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Calculating Basis of Tangent Plane

  1. Feb 12, 2014 #1
    I've looked at this topic for a while and I have yet to come to any sort of conclusive answer when it comes to calculating the basis of a surface's tangent vector. Do you have a concrete method or know where I can find one for doing this?

    Thank you
  2. jcsd
  3. Feb 12, 2014 #2


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    I'm not sure what you mean by "the" basis. Any vector space has an infinite number of bases. If a surface is given by f(x, y, z)= Constant, then the normal vector to the surface is [itex]\nabla f[/itex] so the tangent plane at [itex](x_0, y_0, z_0)[/itex] is give by [itex]\nabla(x_0, y_0, z_0)\cdot <x- x_0, y- y_0, z- z_0>= 0[/itex]. You can get one vector in that tangent plane by taking y= y_0, x= x_0+ 1 and another, independent vector so they form a basis, by taking x= x_0, y= y_0+ 1.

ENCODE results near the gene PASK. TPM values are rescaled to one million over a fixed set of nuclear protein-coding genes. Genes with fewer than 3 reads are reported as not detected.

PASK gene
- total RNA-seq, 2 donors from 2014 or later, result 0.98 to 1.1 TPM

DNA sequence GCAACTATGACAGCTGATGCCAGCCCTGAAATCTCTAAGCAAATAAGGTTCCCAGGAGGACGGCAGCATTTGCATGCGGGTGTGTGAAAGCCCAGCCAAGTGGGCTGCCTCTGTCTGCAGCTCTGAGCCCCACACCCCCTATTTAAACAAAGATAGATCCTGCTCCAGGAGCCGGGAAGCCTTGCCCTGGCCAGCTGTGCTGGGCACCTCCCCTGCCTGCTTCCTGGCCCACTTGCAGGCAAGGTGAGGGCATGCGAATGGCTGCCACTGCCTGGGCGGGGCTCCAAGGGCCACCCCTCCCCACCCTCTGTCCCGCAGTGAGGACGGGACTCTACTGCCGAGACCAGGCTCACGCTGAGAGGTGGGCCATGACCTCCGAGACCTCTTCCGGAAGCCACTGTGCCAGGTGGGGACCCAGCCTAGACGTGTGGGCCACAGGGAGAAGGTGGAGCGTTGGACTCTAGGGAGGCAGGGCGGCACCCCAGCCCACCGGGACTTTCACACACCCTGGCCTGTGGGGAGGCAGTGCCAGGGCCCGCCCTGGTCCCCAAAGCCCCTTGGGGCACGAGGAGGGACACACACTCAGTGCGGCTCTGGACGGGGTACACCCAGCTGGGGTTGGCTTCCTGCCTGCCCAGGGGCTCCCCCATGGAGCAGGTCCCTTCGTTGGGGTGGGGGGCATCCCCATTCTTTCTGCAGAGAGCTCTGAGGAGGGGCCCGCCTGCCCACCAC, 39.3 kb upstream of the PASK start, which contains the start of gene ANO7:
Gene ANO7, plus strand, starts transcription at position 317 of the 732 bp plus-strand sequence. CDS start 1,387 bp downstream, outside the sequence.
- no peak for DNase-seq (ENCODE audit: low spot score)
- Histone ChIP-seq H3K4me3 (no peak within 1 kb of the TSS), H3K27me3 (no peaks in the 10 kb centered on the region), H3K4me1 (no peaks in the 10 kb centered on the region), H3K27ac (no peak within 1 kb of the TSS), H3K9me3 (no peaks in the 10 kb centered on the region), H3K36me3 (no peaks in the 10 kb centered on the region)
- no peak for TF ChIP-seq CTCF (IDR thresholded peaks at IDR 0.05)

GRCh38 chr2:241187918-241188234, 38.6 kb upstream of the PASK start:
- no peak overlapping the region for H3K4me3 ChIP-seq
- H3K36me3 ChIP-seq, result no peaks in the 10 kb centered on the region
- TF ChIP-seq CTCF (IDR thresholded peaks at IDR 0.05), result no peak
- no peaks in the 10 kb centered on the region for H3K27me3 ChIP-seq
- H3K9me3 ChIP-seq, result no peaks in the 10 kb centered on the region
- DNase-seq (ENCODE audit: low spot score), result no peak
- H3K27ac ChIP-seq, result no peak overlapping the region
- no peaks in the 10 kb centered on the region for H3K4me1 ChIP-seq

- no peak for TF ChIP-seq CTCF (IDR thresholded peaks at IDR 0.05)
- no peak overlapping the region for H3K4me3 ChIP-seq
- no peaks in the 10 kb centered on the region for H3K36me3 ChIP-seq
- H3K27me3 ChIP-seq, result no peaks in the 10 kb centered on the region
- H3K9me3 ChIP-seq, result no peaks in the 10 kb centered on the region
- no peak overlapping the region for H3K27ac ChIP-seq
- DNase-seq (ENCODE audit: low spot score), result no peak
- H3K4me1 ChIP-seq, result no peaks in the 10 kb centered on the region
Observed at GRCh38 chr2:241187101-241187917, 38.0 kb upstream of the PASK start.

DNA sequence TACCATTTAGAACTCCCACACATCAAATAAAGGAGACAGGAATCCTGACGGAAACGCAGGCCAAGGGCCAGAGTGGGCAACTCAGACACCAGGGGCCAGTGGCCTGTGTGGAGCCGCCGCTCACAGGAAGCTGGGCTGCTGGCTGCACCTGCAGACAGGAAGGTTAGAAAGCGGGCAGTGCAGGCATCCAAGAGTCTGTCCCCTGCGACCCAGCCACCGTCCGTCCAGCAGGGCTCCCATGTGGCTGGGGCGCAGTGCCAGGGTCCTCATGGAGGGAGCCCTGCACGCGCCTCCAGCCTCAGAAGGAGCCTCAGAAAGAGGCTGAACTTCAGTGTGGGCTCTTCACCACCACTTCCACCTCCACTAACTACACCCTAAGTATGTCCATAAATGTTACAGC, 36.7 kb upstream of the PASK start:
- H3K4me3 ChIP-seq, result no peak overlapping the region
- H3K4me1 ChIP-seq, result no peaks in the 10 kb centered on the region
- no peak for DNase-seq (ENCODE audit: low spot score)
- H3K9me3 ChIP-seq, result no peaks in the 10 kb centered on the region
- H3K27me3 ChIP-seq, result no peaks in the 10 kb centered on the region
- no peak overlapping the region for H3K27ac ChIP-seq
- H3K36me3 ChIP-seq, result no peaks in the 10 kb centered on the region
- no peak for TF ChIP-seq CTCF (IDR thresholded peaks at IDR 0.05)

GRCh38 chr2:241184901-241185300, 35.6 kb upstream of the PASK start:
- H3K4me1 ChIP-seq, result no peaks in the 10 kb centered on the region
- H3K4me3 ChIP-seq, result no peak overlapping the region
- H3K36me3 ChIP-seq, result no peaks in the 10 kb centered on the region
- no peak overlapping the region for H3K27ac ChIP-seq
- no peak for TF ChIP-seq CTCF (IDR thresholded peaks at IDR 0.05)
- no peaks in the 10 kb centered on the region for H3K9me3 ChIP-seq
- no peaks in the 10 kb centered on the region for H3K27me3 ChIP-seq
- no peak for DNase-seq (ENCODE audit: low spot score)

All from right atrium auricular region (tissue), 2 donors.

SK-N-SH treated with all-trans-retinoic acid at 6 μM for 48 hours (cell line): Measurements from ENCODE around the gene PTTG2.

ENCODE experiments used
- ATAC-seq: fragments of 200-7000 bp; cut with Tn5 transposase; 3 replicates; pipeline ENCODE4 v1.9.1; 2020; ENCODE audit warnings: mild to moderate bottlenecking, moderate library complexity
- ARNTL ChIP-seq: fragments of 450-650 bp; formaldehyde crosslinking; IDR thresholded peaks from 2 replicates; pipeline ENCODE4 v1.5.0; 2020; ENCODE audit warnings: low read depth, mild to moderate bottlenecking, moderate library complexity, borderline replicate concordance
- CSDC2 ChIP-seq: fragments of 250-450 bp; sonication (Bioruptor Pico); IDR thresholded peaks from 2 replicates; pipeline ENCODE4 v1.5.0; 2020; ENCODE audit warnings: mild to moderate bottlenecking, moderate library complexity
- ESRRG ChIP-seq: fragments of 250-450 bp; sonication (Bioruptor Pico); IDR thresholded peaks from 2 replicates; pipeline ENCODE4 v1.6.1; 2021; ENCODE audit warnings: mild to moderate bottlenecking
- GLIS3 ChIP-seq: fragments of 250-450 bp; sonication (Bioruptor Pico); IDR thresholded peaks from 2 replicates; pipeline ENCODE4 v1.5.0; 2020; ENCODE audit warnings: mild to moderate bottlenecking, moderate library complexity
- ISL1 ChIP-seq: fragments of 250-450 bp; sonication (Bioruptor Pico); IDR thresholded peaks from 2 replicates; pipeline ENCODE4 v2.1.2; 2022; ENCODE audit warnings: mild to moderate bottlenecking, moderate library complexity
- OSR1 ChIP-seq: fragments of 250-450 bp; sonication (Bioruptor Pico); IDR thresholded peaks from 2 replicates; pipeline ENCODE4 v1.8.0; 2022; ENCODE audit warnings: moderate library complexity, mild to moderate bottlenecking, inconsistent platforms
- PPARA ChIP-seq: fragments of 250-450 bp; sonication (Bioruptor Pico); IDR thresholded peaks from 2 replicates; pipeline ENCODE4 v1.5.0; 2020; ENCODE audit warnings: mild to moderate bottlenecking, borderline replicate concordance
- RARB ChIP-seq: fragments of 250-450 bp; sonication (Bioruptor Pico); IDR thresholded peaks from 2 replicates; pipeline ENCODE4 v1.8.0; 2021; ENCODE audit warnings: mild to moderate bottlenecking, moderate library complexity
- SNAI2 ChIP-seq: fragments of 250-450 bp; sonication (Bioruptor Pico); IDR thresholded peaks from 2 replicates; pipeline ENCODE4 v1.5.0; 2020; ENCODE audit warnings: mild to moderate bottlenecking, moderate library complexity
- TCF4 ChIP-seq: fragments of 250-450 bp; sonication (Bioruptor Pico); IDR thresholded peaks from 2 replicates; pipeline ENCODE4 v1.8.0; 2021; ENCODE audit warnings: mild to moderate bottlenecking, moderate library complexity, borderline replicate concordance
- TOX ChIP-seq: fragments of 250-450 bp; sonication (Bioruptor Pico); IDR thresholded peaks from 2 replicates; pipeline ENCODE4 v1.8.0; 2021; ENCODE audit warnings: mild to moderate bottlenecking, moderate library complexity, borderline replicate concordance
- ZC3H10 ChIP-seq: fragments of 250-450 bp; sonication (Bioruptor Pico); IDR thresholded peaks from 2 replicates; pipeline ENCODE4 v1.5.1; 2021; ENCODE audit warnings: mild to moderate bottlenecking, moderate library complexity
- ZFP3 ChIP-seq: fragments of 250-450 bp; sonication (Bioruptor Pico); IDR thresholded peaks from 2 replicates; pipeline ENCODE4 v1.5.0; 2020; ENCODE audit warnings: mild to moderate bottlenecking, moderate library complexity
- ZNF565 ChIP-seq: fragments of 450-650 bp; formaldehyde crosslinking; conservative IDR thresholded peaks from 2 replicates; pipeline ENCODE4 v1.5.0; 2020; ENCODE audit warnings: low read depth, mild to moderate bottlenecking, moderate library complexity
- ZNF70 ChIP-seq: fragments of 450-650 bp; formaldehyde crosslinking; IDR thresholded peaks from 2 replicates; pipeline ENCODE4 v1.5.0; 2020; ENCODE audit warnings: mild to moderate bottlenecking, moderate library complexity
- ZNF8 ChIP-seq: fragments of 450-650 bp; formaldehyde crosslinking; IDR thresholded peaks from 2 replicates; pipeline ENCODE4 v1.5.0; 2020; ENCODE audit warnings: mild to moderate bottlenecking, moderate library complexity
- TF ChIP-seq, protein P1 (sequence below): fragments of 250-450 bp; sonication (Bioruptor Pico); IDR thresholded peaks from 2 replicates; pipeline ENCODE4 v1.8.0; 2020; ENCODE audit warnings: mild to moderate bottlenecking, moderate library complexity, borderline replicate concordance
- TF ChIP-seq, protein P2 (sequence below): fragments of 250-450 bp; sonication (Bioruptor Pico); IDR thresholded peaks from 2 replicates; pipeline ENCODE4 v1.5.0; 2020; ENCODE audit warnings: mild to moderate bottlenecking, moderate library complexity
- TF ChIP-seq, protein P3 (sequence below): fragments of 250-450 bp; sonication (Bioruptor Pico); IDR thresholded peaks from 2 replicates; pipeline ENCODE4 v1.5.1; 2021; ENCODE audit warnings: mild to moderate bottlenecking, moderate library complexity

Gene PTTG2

For example, if the surface is given by [itex]x^2yz= 1[/itex] then the normal vector at any point is [itex]<2xyz, x^2z, x^2y>. At (1, 1, 1) that would be <2, 1, 1>. The tangent plane there is 2(x- 1)+ y- 1+ z- 1= 0 or 2x+ y+ z= 4. if x= 2, y= 1, then 4+ 1+ z= 1 so z= -1. The point (2, 1, -1) is also in that plane so the vector <2- 1, 1- 1, 1-(-1)>= <1, 0, 2> lies in that tangent plane. If x= 1, y= 2, then 2(0)+ 1+ z= 4 so z= 3. The point (1, 2, 3) is also in that tangent plane so the vector <1- 1, 2- 1, 3-(-1)>= <0, 1, 4> lies in that tangent plane. The two vectors <1, 0, 2> and <0, 1, 4> are two independent vectors in thet tangent plane and so form a basis.
  4. Feb 13, 2014 #3
    HallsofIvy, thanks for the response! Sorry my question was sort of ambivalent. By 'the' basis, I meant 'a' basis. That's a very concise and helpful explanation.

    Thank you!
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